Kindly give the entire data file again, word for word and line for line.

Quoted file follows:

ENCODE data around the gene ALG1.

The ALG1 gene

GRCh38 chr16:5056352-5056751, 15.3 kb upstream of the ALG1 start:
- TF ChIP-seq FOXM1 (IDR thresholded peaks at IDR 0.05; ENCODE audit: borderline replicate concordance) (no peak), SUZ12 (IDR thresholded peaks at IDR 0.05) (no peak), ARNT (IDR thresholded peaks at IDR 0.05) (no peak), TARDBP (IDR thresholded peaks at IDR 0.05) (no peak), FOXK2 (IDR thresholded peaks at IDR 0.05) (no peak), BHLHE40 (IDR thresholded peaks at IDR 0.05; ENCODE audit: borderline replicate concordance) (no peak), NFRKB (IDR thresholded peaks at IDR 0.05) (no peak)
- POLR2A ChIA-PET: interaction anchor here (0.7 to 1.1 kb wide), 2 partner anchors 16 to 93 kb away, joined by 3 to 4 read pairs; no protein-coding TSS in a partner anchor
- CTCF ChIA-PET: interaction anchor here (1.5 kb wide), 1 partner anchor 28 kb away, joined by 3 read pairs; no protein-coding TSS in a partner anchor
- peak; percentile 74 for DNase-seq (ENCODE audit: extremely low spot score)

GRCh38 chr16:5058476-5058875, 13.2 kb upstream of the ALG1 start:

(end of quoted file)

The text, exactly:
ENCODE data around the gene ALG1.

The ALG1 gene

GRCh38 chr16:5056352-5056751, 15.3 kb upstream of the ALG1 start:
- TF ChIP-seq FOXM1 (IDR thresholded peaks at IDR 0.05; ENCODE audit: borderline replicate concordance) (no peak), SUZ12 (IDR thresholded peaks at IDR 0.05) (no peak), ARNT (IDR thresholded peaks at IDR 0.05) (no peak), TARDBP (IDR thresholded peaks at IDR 0.05) (no peak), FOXK2 (IDR thresholded peaks at IDR 0.05) (no peak), BHLHE40 (IDR thresholded peaks at IDR 0.05; ENCODE audit: borderline replicate concordance) (no peak), NFRKB (IDR thresholded peaks at IDR 0.05) (no peak)
- POLR2A ChIA-PET: interaction anchor here (0.7 to 1.1 kb wide), 2 partner anchors 16 to 93 kb away, joined by 3 to 4 read pairs; no protein-coding TSS in a partner anchor
- CTCF ChIA-PET: interaction anchor here (1.5 kb wide), 1 partner anchor 28 kb away, joined by 3 read pairs; no protein-coding TSS in a partner anchor
- peak; percentile 74 for DNase-seq (ENCODE audit: extremely low spot score)

GRCh38 chr16:5058476-5058875, 13.2 kb upstream of the ALG1 start: